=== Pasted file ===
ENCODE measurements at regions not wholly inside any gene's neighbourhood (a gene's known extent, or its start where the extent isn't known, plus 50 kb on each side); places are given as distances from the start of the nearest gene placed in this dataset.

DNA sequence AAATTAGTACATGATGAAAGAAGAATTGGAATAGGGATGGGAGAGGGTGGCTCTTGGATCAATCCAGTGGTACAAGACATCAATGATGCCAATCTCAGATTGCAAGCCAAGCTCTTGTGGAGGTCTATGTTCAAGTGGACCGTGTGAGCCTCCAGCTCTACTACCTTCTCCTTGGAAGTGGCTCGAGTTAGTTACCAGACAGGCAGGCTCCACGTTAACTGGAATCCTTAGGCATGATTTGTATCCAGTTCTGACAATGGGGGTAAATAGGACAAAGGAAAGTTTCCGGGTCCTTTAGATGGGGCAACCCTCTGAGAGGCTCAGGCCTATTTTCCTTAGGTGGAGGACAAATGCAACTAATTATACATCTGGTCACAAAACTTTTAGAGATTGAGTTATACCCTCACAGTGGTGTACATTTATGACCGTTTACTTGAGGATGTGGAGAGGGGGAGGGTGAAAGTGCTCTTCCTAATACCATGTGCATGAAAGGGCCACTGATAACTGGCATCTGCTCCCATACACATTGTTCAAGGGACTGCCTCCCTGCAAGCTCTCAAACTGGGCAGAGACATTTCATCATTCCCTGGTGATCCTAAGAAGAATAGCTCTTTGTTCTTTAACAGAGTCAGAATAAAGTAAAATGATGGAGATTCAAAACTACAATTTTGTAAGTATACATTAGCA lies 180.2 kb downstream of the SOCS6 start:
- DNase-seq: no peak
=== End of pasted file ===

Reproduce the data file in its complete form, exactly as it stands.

ENCODE measurements at regions not wholly inside any gene's neighbourhood (a gene's known extent, or its start where the extent isn't known, plus 50 kb on each side); places are given as distances from the start of the nearest gene placed in this dataset.

DNA sequence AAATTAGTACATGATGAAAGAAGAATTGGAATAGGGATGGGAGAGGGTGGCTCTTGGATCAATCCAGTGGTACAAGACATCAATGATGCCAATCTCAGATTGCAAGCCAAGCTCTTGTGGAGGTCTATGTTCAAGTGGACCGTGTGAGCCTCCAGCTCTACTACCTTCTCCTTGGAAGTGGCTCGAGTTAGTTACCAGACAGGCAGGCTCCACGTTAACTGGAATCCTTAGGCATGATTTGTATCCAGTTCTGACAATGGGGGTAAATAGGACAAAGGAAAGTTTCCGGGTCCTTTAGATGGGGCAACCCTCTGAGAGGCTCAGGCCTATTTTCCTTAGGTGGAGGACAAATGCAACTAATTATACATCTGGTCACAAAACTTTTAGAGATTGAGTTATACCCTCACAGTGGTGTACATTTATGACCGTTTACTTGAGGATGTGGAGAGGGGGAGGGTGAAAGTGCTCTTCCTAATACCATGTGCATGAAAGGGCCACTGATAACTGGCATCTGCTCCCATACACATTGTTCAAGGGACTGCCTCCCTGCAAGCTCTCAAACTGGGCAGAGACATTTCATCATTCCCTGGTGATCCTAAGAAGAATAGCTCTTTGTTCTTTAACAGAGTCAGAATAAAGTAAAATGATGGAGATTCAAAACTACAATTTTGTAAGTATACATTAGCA lies 180.2 kb downstream of the SOCS6 start:
- DNase-seq: no peak